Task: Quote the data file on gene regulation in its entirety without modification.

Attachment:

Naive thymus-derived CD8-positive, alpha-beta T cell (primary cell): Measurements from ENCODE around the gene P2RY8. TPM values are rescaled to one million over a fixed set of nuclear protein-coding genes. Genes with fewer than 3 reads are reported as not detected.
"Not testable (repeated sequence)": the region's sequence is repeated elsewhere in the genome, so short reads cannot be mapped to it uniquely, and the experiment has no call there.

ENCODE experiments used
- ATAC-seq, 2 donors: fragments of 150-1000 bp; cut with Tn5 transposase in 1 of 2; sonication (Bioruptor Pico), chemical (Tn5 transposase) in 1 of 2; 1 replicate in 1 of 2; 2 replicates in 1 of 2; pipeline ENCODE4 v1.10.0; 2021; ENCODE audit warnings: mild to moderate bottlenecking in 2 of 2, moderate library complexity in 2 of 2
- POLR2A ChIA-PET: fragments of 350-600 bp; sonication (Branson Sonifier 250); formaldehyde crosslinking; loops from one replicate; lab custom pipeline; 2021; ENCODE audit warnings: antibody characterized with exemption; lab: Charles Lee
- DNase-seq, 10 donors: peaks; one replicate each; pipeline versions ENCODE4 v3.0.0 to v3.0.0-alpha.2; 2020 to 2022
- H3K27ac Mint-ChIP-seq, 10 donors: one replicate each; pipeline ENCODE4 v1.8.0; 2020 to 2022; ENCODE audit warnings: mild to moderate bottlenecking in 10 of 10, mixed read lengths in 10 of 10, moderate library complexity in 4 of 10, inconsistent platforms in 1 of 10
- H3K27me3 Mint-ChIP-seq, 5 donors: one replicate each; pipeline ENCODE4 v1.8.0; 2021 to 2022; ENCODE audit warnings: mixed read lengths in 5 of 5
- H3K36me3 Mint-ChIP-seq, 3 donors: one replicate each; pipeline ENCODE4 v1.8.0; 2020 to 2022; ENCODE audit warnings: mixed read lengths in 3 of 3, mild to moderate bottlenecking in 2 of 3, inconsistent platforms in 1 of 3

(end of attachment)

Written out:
Naive thymus-derived CD8-positive, alpha-beta T cell (primary cell): Measurements from ENCODE around the gene P2RY8. TPM values are rescaled to one million over a fixed set of nuclear protein-coding genes. Genes with fewer than 3 reads are reported as not detected.
"Not testable (repeated sequence)": the region's sequence is repeated elsewhere in the genome, so short reads cannot be mapped to it uniquely, and the experiment has no call there.

ENCODE experiments used
- ATAC-seq, 2 donors: fragments of 150-1000 bp; cut with Tn5 transposase in 1 of 2; sonication (Bioruptor Pico), chemical (Tn5 transposase) in 1 of 2; 1 replicate in 1 of 2; 2 replicates in 1 of 2; pipeline ENCODE4 v1.10.0; 2021; ENCODE audit warnings: mild to moderate bottlenecking in 2 of 2, moderate library complexity in 2 of 2
- POLR2A ChIA-PET: fragments of 350-600 bp; sonication (Branson Sonifier 250); formaldehyde crosslinking; loops from one replicate; lab custom pipeline; 2021; ENCODE audit warnings: antibody characterized with exemption; lab: Charles Lee
- DNase-seq, 10 donors: peaks; one replicate each; pipeline versions ENCODE4 v3.0.0 to v3.0.0-alpha.2; 2020 to 2022
- H3K27ac Mint-ChIP-seq, 10 donors: one replicate each; pipeline ENCODE4 v1.8.0; 2020 to 2022; ENCODE audit warnings: mild to moderate bottlenecking in 10 of 10, mixed read lengths in 10 of 10, moderate library complexity in 4 of 10, inconsistent platforms in 1 of 10
- H3K27me3 Mint-ChIP-seq, 5 donors: one replicate each; pipeline ENCODE4 v1.8.0; 2021 to 2022; ENCODE audit warnings: mixed read lengths in 5 of 5
- H3K36me3 Mint-ChIP-seq, 3 donors: one replicate each; pipeline ENCODE4 v1.8.0; 2020 to 2022; ENCODE audit warnings: mixed read lengths in 3 of 3, mild to moderate bottlenecking in 2 of 3, inconsistent platforms in 1 of 3